On 15th August, 1975 Sheikh Mujibur Rahman, the then President of Bangladesh was brutally killed with his family members by a military coup. Following this assassination martial law was declared throughout the country. Khandaker Mostaque Ahmed assumed the office of the President. Though martial law was imposed, the Constitution was not suspended; it was to remain in force subject to martial law proclamation, regulations, orders etc. This martial law continued for 3 years and 7 months. On the 5th April, 1979 the Chief Martial Law Administrator and President Ziaur Rahman got his extra-constitutional regime legalised through the parliament which was elected during the continuance of martial law and on 6th April martial law was withdrawn.

For the second time martial law was imposed by the then Chief of Army Lieutenant General Hussain Muhammad Ershad ousting the civil government of Justice Abdus Sattar on 24th March, 1982. This time the Constitution was suspended. This martial was kept in force for 4 years and 7 months. On 10th November, 1986 General Ershad legalised his regime through a parliament which was elected during the continuance of martial law and on the next day martial law was withdrawn. It is pertinent to note here that unlike the case of Dosso and Asma Jilani in Pakistan, in Bangladesh the legality of the declaration of martial law was not discussed by the Supreme Court in any case either during the continuance of or even after the withdrawal of martial law. But some fringe questions relating to martial law came up for consideration before the courts in some cases (like Halima Khatun V. Bangladesh 30 DLR, Sultan Ahmed V. Chief Election Commissioner 30 DLR…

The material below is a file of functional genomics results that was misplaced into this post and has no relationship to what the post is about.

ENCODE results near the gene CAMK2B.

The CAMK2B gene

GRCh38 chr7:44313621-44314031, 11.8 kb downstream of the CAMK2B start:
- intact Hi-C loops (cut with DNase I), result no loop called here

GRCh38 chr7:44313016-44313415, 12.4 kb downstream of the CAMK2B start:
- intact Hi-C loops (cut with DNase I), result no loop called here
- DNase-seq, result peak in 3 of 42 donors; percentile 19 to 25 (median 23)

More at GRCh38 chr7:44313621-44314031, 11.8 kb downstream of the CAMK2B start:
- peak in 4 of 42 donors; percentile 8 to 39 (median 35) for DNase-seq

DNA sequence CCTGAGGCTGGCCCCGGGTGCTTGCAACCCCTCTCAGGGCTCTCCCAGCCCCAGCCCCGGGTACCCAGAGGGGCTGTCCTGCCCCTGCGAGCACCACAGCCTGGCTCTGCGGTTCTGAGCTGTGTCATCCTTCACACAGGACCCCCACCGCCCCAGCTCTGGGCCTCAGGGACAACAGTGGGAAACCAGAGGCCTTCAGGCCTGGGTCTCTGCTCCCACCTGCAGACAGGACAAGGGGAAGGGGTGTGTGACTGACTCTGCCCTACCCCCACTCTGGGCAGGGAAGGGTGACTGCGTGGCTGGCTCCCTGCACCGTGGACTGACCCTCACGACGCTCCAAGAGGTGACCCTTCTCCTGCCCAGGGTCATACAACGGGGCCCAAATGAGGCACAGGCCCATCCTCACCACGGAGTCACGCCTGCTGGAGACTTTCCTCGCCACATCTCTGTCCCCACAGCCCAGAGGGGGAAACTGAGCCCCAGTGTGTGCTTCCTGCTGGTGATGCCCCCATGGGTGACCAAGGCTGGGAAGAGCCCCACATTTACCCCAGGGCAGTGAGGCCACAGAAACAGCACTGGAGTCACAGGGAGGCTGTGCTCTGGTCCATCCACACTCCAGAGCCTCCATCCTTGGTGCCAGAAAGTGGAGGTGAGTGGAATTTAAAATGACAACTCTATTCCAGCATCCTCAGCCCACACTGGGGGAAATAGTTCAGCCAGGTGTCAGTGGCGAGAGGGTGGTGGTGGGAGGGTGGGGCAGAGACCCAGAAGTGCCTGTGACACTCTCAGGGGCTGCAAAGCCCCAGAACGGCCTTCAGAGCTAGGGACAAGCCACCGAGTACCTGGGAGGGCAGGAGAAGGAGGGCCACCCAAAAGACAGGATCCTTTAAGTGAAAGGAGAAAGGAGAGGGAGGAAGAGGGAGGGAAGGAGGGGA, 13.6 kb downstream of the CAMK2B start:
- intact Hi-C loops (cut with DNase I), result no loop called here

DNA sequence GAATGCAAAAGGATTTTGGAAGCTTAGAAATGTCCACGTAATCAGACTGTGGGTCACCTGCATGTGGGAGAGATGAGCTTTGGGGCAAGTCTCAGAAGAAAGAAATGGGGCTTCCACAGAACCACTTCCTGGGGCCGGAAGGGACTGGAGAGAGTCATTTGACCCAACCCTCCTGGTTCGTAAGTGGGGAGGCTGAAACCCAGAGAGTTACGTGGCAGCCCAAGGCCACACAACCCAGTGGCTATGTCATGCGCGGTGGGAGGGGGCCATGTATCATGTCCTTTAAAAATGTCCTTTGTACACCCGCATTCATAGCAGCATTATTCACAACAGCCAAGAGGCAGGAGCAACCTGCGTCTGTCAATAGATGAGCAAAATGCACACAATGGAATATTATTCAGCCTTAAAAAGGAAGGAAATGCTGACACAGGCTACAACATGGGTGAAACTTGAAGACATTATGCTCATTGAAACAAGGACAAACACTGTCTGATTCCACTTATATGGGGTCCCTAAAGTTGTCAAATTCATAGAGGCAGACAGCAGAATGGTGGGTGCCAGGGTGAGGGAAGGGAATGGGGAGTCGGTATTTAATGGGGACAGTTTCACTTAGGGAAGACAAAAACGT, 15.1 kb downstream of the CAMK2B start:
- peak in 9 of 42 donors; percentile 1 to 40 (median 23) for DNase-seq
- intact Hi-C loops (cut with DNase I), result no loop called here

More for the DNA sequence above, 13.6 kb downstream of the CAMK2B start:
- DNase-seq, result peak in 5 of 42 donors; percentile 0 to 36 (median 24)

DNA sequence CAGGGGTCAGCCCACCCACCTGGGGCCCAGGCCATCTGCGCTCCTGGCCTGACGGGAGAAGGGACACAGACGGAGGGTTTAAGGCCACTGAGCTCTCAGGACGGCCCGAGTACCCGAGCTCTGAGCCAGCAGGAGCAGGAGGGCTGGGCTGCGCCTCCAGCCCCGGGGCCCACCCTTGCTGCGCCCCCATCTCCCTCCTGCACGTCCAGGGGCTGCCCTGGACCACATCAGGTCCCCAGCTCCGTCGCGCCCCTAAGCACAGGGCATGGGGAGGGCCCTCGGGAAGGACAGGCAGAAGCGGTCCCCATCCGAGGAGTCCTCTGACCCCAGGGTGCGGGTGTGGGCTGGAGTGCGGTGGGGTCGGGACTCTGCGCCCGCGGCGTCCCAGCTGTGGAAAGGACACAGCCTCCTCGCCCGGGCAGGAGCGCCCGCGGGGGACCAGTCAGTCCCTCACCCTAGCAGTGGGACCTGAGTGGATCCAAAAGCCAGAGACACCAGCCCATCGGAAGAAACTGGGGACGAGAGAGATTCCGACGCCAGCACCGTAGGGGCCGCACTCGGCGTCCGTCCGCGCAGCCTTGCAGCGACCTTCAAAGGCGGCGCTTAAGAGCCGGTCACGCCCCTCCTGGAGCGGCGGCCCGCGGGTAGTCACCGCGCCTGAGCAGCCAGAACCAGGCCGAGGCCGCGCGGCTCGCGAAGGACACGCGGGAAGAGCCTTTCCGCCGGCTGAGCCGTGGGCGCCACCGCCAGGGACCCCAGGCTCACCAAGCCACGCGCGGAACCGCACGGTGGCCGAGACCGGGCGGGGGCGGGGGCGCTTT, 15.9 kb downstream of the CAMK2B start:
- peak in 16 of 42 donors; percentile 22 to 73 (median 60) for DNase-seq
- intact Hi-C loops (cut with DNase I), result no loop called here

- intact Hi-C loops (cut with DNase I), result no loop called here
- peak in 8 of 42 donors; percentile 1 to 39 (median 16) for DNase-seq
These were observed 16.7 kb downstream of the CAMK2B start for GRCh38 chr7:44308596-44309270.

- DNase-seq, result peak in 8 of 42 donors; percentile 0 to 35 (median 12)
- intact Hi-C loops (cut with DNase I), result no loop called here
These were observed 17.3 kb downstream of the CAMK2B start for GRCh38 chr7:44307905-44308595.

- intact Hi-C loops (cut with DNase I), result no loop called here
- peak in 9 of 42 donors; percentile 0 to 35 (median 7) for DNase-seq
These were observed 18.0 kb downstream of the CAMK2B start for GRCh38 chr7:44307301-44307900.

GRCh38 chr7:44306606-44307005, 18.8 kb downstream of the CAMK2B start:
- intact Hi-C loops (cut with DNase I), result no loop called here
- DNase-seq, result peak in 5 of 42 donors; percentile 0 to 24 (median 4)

etc ) the courts declared that martial law proclamation regulation etc. were supreme law and the Constitution lost its character as the supreme law. In this respect, the observations of Fazle Munim. J. in the case of Halima Khatun V. Bangladesh is worth quoting :

"What it appears from the Proclamation of August 20, 1975 is that, with the declaration of Martial Law .... the constitution of Bangladesh ... (has been made) subordinate to the Proclamation and any regulation or order as may be made by the president in persuance thereof .... Under the Proclamation ... the constitution has lost its character as the supreme law of the country. There is no doubt, an express declaration in Article 7(2) of the constitution to the following effect," This constitution is, as the solemn expression of the will of the people, the supreme law of the Republic, and if any other law is inconsistent with this constitution that other law to the extent of such inconsistency be void." Ironically enough, this Article, though it still exists must be taken to have lost some of its importance and efficacy. In view of .... the Proclamation the supremacy of the constitution .... is no longer unqualified."

The author is an advocate of the Supreme Court of Bangladesh.